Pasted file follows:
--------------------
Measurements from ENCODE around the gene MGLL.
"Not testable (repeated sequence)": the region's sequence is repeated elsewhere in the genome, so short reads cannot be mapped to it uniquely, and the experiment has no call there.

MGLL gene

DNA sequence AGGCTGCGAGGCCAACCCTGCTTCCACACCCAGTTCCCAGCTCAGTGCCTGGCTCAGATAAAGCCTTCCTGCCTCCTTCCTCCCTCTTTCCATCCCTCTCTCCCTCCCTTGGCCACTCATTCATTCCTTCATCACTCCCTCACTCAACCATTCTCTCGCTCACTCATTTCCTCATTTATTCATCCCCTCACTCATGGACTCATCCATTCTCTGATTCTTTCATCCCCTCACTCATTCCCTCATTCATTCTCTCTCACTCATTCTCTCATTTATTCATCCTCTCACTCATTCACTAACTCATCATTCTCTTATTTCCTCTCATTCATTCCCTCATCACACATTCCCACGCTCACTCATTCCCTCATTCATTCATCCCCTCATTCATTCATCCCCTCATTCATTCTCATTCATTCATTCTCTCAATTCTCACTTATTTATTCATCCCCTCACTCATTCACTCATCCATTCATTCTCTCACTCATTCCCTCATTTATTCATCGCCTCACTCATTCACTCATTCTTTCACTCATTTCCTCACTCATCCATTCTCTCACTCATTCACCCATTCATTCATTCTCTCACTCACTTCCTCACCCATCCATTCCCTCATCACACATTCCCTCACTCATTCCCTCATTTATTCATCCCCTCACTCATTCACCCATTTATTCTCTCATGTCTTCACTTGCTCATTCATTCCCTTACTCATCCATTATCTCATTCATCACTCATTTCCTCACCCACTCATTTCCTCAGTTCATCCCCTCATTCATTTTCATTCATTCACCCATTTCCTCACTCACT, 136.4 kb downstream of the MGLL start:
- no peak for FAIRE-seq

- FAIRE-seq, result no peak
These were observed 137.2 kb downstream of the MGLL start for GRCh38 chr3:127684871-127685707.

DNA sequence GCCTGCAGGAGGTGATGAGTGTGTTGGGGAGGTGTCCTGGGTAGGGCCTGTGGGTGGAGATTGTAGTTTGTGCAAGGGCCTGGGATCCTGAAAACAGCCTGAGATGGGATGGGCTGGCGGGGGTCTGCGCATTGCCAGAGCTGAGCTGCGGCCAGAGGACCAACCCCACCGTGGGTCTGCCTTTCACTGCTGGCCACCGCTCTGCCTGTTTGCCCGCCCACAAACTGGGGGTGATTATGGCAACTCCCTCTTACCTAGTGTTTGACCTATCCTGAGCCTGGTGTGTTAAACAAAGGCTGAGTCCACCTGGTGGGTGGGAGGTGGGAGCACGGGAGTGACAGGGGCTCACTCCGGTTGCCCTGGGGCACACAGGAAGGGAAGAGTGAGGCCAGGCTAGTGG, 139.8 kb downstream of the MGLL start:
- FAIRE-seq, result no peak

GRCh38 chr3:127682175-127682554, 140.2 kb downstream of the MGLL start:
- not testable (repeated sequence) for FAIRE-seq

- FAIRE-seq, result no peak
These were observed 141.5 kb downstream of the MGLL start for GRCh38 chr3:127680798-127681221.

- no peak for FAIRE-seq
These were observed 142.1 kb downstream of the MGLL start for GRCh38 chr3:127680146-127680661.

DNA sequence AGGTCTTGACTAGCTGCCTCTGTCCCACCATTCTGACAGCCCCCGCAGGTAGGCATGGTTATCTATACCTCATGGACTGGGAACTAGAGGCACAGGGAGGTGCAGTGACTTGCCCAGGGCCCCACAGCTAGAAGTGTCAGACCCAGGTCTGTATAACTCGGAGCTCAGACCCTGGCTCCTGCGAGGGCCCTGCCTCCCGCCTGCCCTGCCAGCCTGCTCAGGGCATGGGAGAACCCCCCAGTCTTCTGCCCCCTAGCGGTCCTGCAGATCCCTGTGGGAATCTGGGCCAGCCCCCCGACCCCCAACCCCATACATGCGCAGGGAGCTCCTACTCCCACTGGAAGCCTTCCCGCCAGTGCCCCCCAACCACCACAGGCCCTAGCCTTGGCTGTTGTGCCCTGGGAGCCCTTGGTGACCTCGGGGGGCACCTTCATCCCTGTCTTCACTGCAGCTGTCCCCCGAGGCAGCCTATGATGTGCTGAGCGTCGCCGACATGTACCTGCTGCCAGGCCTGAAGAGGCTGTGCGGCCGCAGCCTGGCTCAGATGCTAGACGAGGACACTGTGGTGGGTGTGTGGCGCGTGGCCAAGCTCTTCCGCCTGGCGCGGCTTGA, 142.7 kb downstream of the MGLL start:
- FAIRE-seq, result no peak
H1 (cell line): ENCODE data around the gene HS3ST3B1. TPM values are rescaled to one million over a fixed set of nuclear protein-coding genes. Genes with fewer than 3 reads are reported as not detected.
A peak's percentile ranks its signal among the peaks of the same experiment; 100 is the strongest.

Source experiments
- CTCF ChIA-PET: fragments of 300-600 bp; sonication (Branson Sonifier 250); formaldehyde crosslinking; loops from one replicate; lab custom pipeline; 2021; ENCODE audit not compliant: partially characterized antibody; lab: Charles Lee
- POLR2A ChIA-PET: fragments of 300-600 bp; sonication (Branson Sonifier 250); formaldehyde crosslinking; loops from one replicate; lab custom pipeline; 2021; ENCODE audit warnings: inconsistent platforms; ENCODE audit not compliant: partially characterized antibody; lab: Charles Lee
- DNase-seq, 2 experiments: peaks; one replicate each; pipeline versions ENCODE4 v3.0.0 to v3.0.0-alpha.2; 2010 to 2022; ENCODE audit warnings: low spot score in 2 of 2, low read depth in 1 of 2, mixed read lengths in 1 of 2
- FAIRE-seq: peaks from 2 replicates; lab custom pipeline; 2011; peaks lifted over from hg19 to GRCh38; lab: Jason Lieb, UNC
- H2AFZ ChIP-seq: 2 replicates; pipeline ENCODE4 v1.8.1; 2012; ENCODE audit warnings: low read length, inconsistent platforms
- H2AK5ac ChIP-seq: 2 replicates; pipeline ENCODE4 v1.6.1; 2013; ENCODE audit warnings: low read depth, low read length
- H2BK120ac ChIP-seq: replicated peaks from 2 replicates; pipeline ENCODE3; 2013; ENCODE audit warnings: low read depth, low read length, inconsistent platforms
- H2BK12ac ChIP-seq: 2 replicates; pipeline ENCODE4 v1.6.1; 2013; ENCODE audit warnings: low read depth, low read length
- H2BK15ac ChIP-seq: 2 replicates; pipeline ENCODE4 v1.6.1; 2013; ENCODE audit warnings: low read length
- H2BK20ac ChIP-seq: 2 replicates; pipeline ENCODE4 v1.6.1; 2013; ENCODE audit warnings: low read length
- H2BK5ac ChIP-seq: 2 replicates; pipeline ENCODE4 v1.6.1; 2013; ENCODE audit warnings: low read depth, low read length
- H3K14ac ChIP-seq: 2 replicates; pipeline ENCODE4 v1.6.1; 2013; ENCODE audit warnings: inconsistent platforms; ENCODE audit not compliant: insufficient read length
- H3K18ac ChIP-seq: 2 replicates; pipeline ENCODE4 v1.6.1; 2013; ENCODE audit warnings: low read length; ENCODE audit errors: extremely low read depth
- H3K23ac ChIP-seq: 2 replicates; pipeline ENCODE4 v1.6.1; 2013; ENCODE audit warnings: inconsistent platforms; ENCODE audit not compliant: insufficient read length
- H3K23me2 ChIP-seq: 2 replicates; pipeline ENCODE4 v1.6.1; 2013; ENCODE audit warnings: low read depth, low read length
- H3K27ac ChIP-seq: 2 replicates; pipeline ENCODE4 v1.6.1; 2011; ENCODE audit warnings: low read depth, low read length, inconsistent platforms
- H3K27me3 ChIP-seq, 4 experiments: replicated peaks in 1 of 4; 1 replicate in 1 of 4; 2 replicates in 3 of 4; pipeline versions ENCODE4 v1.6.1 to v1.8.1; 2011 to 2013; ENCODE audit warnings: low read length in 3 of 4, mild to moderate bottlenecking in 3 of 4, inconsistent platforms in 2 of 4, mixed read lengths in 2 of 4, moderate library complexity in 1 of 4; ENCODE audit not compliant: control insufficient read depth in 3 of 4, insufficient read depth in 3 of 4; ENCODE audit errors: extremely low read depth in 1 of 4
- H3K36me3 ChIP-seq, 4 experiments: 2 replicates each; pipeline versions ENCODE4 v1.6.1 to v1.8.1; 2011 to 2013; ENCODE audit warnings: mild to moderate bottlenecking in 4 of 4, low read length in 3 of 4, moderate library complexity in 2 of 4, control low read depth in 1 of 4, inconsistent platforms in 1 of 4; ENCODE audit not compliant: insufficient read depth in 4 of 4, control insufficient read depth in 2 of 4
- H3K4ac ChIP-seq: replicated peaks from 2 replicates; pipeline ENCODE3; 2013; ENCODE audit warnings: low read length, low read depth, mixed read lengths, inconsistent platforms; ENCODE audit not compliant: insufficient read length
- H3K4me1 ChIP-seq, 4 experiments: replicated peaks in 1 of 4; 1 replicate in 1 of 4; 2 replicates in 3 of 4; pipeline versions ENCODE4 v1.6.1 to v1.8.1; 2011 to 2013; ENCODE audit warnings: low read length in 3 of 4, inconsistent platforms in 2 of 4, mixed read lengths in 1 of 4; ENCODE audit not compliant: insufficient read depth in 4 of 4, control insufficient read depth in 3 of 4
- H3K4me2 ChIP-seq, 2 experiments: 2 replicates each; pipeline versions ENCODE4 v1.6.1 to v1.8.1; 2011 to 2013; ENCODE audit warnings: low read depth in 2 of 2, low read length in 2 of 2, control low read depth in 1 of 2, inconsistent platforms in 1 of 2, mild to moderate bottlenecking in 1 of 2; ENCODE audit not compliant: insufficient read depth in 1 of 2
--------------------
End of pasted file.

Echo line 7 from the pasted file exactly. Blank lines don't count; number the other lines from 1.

These were observed 137.2 kb downstream of the MGLL start for GRCh38 chr3:127684871-127685707.